The Man of the Place is a creature of habit. He has a cinnamon raisin bagel almost every morning for breakfast. Yesterday the last one was toasted and we were officially out of bagels. (insert ominous sound here)
We have become accustomed to living out of town and prefer it to any other sort of life. This means that we have become very organised when it comes to ordinary supplies. I have a little method for ensuring that we never run out of toilet paper, soap, toothpaste, light bulbs and other things that make modern life pleasant. I also have become adept at not running out of food staples. If we ever get caught out and find we don't have something in that we need, there are a couple of choices. We can do without, drive all the way in to the nearest town for it or make it our own damn self.
A bagel is not a staple for life. It is a "nice to have" rather than a "need to have". I knew there were only a few left but chose to ignore it when we were in town on Monday. So when we sliced and toasted the last bagel yesterday, I had a thought. I'll just make some!
It was my first attempt at bagels. I looked up a recipe for them in my trusty Better Homes and Gardens Cookbook. It was not good. The instructions included sticking them under the grill! I am not Jewish but I know enough to know that part of the bagel making process includes boiling them.
Going on-line helped. I found a good recipe and an accompanying video on YouTube. Better Homes and Gardens you have let me down. Please don't do it again.
The bagels turned out really well! I haven't had a fresh bagel in years and they were delightful. I loved the chewy texture of them. I used more cinnamon and more raisins than the supermarket bagels too. That's the genius thing about making stuff at home. Sometimes it's better!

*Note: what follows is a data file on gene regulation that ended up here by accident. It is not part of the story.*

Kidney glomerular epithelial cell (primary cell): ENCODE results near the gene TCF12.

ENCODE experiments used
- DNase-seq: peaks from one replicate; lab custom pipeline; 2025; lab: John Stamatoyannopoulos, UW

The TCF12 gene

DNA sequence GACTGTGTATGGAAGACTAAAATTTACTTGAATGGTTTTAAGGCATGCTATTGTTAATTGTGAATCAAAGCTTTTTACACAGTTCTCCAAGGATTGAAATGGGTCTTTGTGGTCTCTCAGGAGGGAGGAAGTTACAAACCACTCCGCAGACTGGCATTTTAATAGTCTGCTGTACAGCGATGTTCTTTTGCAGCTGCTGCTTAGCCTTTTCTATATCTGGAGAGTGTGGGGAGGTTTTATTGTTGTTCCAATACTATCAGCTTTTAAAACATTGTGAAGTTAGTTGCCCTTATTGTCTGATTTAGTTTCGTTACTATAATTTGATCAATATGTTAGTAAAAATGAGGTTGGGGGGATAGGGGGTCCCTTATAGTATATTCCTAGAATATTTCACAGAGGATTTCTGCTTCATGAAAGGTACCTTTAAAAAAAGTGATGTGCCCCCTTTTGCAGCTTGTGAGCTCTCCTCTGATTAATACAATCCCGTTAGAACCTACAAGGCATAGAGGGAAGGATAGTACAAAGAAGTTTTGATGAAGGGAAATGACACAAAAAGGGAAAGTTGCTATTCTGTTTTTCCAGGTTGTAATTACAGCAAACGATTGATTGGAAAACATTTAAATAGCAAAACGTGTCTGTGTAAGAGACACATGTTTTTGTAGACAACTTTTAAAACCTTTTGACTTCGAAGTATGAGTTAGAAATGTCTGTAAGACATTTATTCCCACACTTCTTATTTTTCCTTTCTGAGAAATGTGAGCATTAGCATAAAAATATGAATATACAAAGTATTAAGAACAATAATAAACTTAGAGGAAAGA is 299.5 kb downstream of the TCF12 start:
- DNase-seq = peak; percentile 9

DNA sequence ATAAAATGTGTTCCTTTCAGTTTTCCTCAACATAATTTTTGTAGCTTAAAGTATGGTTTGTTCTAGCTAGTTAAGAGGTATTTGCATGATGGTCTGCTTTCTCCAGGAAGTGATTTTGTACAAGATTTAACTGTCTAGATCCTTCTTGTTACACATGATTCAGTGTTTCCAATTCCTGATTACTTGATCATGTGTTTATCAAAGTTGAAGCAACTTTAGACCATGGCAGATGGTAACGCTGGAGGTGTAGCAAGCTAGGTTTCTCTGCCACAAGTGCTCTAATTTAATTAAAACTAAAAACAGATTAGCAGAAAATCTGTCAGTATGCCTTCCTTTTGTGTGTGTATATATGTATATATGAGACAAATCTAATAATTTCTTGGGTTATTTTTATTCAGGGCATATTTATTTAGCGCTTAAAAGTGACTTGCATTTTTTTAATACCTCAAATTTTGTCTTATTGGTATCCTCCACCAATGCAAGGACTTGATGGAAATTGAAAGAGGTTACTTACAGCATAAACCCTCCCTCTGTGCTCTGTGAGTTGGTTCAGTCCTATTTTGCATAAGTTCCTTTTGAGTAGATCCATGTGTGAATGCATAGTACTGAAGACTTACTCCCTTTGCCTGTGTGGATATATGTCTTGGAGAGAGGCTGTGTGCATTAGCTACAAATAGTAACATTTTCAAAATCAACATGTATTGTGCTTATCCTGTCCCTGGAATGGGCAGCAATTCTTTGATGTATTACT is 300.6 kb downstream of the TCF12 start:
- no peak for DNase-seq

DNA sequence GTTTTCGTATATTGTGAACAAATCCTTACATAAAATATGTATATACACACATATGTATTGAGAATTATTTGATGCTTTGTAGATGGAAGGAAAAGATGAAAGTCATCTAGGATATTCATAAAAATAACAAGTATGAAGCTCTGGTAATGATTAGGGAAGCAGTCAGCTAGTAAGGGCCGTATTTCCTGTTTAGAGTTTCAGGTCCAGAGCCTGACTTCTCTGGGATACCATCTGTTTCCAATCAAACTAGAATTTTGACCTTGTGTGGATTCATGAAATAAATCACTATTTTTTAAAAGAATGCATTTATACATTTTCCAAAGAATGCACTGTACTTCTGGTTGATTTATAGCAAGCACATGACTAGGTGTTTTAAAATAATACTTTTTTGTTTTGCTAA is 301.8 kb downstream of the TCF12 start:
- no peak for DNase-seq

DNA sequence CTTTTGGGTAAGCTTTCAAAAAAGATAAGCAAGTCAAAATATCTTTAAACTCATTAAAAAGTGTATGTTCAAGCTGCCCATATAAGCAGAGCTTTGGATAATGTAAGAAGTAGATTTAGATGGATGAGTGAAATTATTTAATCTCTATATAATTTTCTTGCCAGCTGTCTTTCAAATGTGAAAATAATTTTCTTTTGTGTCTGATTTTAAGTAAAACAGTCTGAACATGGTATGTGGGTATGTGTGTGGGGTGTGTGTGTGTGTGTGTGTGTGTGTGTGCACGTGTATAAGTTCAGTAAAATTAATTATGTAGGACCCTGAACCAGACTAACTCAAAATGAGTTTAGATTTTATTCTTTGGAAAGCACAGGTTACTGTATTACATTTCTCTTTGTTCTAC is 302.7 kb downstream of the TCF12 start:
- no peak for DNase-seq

I also opened the new bird diary. I have retired the 2014 bird log to the book shelves along with diaries of other years to be part of the Whitelees nature archive. A new bird watching year has begun.
I simply write down all the different species of bird that I see in the garden. I write them down in the order that I see them. Sometimes I will indicate the number of each species. I also will log birds that I can identify by their sound. There are a number of British birds that I can identify by sound now.
If a bird entry is out of the ordinary I will highlight the entry in yellow. So, if I see a swallow for the first time, I will highlight the entry. Any new bird to me personally or the garden will also get highlighted.
When the first sparrows returned to the garden after an absence of almost 20 years, that was given a big yellow mark. I practically had a birdgasm and wanted to put glitter on the page when the tree sparrows showed up.
I also log red squirrels in the diary. They get highlighted in pink. I will write down if it is a male or female if it is known and the number of squirrels seen at one time. If we get a mole, deer or weasel that's worthy of mentioning as well.
I note other things in the margins. If the weather is particularly horrid or if there has been a big snow, I'll mention it. I will also note when the field next to the house is ploughed, planted or harvested.
There are pages in the old diary with nothing written down. Those are the days when I haven't had time to record what I've seen or we have been away on a holiday. There are also a couple of days, when I just plain didn't want to do it. Those sorts of blank entry days are rare.
So today there weren't many birds to write down as the weather is so bad. The wind, which was strong all day is really howling now. I fully expect to find the feeder on its side in the morning.